Trotter on Turkey (and why this is a must-read)

Chris Trotter is refusing to follow the Western media spin that democracy won in Turkey when the military coup was quashed.

The collapse of this attempted coup d’?tat has been met with many sighs of relief in Western capitals. Had it succeeded, President Barack Obama, in particular, would have faced an extremely difficult choice. To condemn the overthrow of the democratically-elected government of a Nato ally; or, to endorse the constitutionally sanctioned role of the Turkish military as the secular Turkish Republic’s ultimate protectors. Because it was precisely in this guise that the soldiers who rose against Erdogan presented themselves. As the last, desperate hope of all those Turks who still cling to the legacy of Mustapha Kemal ? the father of the modern Turkish state.

That it was colonels, and not generals, who ordered their men on to the streets, says much about the state of Turkey. Those who might have struck a more telling blow in the name of the republic, the nation’s most senior military officers, had long ago been arrested under trumped-up charges by Erdogan’s followers, dismissed from their posts and thrown into prison. A similar fate befell the nation’s senior judges and police officers. In the slow-motion coup Erdogan and his Islamist political allies have been carrying out since coming to power 2003, they have been careful to ensure that the secular state they were striking down would never again rise to its feet.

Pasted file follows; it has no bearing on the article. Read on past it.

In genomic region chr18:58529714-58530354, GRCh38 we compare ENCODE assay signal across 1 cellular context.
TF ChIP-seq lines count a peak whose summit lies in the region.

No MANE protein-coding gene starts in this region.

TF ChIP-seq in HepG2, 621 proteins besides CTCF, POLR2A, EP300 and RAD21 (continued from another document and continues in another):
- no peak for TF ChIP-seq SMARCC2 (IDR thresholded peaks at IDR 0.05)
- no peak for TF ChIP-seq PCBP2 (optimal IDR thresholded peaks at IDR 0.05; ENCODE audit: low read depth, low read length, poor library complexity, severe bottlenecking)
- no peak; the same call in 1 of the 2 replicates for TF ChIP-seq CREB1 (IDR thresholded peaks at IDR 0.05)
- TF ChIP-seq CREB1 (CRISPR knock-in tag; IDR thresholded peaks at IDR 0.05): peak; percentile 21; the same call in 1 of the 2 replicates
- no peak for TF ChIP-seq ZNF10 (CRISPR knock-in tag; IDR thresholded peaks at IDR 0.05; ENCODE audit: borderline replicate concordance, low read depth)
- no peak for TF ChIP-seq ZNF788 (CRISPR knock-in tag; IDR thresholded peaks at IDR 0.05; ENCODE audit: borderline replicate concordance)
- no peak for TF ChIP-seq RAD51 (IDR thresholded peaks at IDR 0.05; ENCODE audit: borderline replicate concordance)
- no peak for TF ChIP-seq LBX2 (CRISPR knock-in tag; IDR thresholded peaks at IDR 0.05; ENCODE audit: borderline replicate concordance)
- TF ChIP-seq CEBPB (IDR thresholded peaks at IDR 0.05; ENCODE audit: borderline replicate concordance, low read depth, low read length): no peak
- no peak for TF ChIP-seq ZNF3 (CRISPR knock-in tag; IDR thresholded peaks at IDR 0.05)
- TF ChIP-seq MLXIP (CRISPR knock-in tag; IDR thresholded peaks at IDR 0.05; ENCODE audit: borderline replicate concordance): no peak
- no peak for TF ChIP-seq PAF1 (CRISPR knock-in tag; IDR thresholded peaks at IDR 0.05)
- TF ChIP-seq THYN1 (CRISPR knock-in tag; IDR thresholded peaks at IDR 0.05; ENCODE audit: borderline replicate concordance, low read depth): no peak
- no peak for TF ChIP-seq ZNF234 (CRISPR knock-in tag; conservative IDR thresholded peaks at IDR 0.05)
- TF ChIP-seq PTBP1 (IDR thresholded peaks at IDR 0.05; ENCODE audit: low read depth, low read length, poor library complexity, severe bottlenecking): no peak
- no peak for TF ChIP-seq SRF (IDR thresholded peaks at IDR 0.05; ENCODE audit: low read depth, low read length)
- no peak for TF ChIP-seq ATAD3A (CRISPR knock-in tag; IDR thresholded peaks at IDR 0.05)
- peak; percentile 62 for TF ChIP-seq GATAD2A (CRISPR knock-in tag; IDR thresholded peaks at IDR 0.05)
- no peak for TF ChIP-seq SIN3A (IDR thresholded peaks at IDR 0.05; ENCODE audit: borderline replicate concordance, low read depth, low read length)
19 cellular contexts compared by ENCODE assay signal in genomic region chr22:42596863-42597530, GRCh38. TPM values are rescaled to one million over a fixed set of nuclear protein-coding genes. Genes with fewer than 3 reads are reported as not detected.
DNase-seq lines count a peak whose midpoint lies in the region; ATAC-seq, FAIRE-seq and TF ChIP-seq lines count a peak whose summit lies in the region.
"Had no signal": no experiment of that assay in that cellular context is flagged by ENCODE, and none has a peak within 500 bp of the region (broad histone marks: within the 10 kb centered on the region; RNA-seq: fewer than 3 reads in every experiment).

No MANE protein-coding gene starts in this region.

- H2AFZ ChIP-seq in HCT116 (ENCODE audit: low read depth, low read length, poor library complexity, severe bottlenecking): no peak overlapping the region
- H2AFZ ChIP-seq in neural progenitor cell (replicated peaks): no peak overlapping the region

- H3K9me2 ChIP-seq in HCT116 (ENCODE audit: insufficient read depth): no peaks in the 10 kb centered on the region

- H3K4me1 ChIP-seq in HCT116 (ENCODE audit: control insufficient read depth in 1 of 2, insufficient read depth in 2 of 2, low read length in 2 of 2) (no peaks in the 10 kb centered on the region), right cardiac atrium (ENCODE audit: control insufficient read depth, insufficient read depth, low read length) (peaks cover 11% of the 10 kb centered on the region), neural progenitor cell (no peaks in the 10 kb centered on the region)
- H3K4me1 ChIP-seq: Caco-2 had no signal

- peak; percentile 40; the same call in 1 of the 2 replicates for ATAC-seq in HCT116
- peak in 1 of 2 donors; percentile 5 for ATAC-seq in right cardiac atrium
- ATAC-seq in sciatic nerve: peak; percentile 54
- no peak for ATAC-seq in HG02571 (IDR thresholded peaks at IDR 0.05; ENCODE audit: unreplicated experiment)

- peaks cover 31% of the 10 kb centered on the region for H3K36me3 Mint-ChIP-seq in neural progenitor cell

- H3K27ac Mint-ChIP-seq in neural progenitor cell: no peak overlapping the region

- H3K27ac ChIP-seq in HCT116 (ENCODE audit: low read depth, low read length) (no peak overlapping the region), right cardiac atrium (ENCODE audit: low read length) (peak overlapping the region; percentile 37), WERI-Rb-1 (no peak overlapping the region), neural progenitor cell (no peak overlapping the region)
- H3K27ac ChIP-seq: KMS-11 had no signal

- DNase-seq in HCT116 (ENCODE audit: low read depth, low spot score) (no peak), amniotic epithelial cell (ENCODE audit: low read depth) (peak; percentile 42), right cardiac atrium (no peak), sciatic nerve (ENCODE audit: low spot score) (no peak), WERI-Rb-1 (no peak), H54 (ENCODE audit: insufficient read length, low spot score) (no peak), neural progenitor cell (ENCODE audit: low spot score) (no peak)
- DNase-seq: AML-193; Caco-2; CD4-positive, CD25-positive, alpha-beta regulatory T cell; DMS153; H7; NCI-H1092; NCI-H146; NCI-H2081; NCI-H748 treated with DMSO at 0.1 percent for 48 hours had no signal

Erdogan already succeeded in eliminating most of the top tier of military commanders who would act against him.?

Those who have been issuing congratulatory statements to the Erdogan regime, should ponder the meaning of its first acts upon reclaiming the levers of power. Yes, thousands of rebel troops and their officers have been detained. That is to be expected. But so, too, have upwards of 2000 judges and prosecutors. Is that the response of a democratic government? No. It is the response of a tyrant who described the failed coup attempt as “A gift from God.”

American and European diplomats have taken reassurance from the coup’s failure, citing the crucial role Turkey has been playing in combating the terrorist Islamic State (IS). Shrewd observers of the Erdogan regime have, however, speculated that part of the motivation for the weekend coup attempt may have been senior army officer’s disgust at alleged behind-the-scenes cooperation between Erdogan and IS. After all, the terrorists’ arms had to come across, and their oil be carried over,somebody’s border.

Those same diplomats should also take another look at the “democratic” crowds who, at Erdogan’s bidding, poured on to the streets of Ankara and Istanbul to confront the rebel troops.

Did they shout: “Long live the Turkish Republic!” Or, “Long live Turkey’s secular democracy!” No. The moustachioed men (there were no women in evidence) shouted “Allahu ekber!” ? “God is great!”, and declaimed the shahadah: “There is no god but God ? and Muhammad is his prophet!”

Erdogan is an Islamist, and he’ll turn Turkey into an Islamic caliphate. He’s just smart enough to do it slowly. The coup was probably Turkey’s last chance to hold on to a secular future.

Article 2 of the Turkish constitution states: “The Republic of Turkey is a democratic, secular and social state governed by the rule of law”. This reiterates the principle contained in the document’s preamble that: “there shall be no interference whatsoever by sacred religious feelings in state affairs and politics”.

The actions of the Erdogan regime, both before and after the weekend’s abortive coup, make it clear that constitutional government in Turkey has become a fiction. The eternal vigilance Kemal Ataturk enjoined upon Turkey’s soldiers has failed. Europe will soon have an Islamic Republic at its southern gate.


– Chris Trotter, NZ Herald